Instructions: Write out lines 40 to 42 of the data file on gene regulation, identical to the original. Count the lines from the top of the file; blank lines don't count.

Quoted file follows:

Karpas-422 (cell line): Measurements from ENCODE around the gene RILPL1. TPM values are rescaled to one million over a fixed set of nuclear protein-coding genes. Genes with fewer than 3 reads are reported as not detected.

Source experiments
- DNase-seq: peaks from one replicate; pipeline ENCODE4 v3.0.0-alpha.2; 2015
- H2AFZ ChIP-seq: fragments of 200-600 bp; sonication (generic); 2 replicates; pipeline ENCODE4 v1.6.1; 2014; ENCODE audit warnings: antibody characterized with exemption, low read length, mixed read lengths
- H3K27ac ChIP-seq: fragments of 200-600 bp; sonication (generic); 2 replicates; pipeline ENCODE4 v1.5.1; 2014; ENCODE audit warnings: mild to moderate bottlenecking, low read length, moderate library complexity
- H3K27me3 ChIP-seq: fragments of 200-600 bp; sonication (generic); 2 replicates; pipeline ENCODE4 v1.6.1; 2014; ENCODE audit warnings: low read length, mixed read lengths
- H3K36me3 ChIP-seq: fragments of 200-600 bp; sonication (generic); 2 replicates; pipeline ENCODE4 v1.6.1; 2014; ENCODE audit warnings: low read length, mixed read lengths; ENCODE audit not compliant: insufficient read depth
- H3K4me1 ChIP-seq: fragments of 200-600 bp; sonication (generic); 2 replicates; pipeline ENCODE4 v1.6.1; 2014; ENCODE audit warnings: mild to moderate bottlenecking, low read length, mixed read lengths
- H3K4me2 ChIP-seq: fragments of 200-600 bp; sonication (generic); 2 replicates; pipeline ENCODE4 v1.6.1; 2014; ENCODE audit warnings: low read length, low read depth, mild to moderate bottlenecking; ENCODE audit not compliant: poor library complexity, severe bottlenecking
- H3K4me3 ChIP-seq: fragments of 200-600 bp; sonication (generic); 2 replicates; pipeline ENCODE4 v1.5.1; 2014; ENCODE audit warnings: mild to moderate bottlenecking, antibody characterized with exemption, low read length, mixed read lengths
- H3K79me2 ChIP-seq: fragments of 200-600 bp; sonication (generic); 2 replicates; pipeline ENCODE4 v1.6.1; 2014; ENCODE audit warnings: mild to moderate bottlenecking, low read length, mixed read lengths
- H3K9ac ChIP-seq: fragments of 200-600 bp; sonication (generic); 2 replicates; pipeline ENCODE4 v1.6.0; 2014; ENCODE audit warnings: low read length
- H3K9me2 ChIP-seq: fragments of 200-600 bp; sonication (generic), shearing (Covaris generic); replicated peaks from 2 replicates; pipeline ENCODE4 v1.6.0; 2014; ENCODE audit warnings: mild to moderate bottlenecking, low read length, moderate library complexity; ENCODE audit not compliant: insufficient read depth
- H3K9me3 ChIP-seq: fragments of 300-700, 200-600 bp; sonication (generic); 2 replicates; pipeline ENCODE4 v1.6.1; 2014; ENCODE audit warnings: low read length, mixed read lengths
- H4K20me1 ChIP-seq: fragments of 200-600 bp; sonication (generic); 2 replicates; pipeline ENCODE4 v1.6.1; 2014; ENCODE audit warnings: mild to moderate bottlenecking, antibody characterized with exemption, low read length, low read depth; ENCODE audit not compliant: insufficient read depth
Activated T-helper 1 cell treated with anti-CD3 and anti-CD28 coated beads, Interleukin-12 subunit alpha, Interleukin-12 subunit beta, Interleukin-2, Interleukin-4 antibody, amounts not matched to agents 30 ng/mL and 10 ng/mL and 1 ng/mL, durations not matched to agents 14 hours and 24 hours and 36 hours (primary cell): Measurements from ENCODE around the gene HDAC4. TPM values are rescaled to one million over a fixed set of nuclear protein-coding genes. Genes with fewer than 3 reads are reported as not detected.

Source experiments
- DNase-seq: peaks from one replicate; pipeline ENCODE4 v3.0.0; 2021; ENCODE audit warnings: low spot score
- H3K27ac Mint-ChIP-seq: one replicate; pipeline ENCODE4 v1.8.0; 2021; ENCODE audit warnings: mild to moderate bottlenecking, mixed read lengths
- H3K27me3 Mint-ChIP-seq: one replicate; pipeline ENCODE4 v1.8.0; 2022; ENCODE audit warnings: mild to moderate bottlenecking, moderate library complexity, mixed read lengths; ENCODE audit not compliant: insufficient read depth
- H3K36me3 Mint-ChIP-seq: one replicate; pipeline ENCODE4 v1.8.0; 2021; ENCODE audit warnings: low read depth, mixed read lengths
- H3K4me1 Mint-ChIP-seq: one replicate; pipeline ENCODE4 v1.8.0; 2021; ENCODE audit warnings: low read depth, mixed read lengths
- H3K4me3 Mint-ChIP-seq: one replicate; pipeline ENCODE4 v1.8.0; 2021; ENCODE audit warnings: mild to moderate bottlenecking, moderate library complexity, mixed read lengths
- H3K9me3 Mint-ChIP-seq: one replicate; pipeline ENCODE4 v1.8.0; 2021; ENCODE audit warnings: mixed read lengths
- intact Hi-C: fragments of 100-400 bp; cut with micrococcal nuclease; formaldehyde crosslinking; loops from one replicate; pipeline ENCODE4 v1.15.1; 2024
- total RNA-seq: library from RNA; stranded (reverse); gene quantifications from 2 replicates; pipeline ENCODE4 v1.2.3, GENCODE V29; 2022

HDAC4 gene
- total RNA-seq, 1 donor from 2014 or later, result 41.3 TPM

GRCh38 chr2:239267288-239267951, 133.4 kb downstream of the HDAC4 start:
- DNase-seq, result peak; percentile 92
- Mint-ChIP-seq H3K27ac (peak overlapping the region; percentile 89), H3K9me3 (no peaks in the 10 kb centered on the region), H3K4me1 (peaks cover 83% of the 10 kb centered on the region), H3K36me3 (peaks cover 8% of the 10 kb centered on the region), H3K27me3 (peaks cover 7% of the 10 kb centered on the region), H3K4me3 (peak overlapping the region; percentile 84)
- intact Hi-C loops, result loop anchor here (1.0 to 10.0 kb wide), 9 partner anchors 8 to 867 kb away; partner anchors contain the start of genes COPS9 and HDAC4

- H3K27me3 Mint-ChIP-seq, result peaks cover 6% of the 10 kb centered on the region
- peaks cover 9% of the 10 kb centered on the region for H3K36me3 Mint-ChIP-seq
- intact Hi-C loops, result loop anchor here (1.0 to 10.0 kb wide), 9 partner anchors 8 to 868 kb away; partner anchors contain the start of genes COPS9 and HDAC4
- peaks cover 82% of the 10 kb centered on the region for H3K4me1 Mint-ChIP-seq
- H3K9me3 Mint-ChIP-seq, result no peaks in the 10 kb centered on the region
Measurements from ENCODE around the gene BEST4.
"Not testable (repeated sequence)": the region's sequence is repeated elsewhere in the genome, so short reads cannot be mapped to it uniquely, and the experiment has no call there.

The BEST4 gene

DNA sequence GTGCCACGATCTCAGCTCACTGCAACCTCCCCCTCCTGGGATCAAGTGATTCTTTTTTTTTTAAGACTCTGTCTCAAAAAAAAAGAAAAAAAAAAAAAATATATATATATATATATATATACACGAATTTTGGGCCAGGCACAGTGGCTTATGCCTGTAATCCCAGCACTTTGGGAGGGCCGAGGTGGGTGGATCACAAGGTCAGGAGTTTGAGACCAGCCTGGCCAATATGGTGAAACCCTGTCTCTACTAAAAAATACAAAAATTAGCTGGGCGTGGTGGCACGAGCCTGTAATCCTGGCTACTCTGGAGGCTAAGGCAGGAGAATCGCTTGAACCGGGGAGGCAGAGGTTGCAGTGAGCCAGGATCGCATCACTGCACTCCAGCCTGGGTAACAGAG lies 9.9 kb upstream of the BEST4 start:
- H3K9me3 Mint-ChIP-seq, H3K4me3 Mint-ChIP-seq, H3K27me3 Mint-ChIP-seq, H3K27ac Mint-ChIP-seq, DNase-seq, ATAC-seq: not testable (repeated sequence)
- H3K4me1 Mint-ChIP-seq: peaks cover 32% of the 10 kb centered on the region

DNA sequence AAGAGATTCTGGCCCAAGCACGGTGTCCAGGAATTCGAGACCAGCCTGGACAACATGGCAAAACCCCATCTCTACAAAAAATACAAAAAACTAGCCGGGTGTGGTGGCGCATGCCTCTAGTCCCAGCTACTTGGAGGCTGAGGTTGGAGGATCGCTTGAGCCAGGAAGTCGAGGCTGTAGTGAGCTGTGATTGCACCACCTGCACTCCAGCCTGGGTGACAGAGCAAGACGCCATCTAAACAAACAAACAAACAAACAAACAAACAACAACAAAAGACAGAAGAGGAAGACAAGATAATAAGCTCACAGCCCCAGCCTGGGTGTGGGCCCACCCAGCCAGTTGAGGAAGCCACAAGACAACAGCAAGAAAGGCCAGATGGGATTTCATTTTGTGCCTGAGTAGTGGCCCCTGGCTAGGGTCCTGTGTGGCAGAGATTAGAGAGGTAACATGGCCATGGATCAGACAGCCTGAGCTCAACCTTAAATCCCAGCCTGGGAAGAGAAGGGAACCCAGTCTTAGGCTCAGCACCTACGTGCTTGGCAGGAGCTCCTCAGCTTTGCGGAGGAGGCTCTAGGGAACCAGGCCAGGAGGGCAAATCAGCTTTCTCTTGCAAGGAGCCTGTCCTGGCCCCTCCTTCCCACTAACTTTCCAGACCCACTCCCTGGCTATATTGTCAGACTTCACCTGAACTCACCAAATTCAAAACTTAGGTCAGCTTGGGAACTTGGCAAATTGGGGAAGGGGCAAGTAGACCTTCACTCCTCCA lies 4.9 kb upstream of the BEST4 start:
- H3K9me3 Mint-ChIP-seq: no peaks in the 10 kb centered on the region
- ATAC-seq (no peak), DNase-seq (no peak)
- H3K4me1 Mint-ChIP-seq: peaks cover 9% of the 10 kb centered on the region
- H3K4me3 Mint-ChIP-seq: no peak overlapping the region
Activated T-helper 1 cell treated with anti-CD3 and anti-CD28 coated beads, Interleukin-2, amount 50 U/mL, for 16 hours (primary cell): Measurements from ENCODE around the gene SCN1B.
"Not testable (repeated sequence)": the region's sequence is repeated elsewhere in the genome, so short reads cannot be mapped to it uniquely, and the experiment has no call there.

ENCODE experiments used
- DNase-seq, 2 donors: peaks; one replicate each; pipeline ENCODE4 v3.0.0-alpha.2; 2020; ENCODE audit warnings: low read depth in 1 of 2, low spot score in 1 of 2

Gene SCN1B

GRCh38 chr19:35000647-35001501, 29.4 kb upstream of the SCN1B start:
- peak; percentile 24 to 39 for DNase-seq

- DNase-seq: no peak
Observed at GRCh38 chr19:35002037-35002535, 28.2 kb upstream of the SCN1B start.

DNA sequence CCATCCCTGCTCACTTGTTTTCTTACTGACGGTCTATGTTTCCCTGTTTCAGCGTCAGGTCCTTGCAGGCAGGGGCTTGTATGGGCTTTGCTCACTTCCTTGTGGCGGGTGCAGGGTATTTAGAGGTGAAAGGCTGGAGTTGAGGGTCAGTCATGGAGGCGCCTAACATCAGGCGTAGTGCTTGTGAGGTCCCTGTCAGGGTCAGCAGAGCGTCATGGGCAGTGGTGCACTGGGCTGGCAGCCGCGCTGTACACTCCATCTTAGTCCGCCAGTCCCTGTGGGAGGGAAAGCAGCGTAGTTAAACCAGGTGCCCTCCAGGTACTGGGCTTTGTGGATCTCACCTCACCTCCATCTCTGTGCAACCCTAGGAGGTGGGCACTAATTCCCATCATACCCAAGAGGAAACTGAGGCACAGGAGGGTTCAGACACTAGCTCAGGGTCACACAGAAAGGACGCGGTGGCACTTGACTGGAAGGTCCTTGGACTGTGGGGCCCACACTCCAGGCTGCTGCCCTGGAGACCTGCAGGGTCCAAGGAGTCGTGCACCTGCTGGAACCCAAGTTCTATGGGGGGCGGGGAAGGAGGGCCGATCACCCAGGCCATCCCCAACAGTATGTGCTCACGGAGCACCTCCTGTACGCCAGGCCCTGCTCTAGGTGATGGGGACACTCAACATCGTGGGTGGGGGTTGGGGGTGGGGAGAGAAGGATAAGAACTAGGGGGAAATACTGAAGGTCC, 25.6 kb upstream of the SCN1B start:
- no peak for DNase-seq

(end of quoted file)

The BEST4 gene

DNA sequence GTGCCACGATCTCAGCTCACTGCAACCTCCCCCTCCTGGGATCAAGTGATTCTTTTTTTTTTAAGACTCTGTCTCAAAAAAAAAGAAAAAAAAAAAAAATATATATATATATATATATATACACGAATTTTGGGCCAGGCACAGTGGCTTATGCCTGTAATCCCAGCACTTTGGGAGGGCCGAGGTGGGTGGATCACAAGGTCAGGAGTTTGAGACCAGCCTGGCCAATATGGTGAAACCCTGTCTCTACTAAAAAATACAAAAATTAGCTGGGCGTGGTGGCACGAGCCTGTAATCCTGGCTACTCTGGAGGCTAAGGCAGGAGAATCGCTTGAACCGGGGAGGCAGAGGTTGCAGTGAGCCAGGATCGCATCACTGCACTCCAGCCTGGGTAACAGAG lies 9.9 kb upstream of the BEST4 start:
- H3K9me3 Mint-ChIP-seq, H3K4me3 Mint-ChIP-seq, H3K27me3 Mint-ChIP-seq, H3K27ac Mint-ChIP-seq, DNase-seq, ATAC-seq: not testable (repeated sequence)